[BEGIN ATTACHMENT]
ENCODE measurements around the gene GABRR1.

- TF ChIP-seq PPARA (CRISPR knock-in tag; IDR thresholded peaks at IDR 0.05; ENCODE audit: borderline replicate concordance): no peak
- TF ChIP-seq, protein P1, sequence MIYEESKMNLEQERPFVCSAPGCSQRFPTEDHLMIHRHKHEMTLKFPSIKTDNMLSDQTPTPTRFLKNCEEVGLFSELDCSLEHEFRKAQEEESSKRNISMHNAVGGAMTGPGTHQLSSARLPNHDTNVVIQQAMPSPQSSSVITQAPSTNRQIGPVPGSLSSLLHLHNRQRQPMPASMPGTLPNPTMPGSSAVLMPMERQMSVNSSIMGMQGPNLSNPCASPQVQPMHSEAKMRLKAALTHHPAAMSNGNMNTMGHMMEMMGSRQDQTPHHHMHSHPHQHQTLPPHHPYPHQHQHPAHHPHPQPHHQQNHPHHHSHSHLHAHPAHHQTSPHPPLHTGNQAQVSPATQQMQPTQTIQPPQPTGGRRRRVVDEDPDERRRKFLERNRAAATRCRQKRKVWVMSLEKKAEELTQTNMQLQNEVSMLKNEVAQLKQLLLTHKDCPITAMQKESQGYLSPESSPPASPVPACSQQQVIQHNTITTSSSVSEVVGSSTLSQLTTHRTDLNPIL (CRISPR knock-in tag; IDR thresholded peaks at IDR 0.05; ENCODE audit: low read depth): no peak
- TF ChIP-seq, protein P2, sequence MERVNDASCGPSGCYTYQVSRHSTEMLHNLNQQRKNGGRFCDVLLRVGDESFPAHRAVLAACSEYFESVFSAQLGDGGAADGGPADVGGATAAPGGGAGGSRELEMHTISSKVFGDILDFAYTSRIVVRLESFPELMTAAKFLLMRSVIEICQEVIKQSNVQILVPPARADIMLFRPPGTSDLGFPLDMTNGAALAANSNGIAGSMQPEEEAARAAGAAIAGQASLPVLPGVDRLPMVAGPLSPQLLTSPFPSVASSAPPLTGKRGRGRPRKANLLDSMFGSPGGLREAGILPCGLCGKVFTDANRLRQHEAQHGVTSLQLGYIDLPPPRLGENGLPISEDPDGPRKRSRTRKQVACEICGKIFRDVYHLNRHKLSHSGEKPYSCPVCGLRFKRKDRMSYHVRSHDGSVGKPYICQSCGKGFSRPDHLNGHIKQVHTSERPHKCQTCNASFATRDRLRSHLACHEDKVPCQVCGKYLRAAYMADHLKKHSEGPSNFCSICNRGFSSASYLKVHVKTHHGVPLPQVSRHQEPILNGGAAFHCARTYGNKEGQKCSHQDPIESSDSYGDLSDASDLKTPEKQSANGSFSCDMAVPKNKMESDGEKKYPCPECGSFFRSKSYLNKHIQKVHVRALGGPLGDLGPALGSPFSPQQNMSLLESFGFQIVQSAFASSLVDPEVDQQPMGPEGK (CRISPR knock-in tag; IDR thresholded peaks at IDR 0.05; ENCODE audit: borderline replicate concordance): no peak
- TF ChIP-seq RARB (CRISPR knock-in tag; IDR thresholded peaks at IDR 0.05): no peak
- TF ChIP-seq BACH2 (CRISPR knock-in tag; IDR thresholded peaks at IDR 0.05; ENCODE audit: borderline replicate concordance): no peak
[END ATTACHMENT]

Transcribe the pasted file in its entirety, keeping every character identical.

ENCODE measurements around the gene GABRR1.

- TF ChIP-seq PPARA (CRISPR knock-in tag; IDR thresholded peaks at IDR 0.05; ENCODE audit: borderline replicate concordance): no peak
- TF ChIP-seq, protein P1, sequence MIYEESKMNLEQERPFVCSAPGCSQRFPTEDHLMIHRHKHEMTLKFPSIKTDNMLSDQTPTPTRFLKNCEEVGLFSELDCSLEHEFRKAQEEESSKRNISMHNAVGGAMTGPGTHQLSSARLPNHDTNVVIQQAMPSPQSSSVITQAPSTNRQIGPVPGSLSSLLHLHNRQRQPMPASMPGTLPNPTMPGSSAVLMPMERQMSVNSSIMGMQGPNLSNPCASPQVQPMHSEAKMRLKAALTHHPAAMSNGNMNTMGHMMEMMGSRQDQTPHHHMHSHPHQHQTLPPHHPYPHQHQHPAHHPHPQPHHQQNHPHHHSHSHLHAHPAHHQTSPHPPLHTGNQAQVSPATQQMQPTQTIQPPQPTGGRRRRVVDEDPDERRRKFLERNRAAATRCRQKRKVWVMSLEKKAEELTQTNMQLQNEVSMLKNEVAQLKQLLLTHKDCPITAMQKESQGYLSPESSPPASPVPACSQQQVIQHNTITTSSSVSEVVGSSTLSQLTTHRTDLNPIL (CRISPR knock-in tag; IDR thresholded peaks at IDR 0.05; ENCODE audit: low read depth): no peak
- TF ChIP-seq, protein P2, sequence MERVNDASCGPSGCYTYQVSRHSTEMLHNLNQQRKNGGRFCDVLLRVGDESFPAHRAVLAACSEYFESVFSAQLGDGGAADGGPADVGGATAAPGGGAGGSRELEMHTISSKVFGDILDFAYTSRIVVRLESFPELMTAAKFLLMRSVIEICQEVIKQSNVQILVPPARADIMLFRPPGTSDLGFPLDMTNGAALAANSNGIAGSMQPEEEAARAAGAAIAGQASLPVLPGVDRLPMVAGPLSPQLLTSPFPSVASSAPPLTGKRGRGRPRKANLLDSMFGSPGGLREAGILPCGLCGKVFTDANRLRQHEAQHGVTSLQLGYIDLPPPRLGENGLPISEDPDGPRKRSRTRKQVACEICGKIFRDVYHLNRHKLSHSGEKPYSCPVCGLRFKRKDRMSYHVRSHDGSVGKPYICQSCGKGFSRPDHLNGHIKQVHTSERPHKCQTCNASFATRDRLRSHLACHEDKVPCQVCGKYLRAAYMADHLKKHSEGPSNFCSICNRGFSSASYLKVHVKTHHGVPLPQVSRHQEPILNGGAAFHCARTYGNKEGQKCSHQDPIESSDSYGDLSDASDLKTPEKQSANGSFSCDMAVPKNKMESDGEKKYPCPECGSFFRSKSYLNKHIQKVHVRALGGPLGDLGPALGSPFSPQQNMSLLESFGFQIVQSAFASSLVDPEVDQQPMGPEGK (CRISPR knock-in tag; IDR thresholded peaks at IDR 0.05; ENCODE audit: borderline replicate concordance): no peak
- TF ChIP-seq RARB (CRISPR knock-in tag; IDR thresholded peaks at IDR 0.05): no peak
- TF ChIP-seq BACH2 (CRISPR knock-in tag; IDR thresholded peaks at IDR 0.05; ENCODE audit: borderline replicate concordance): no peak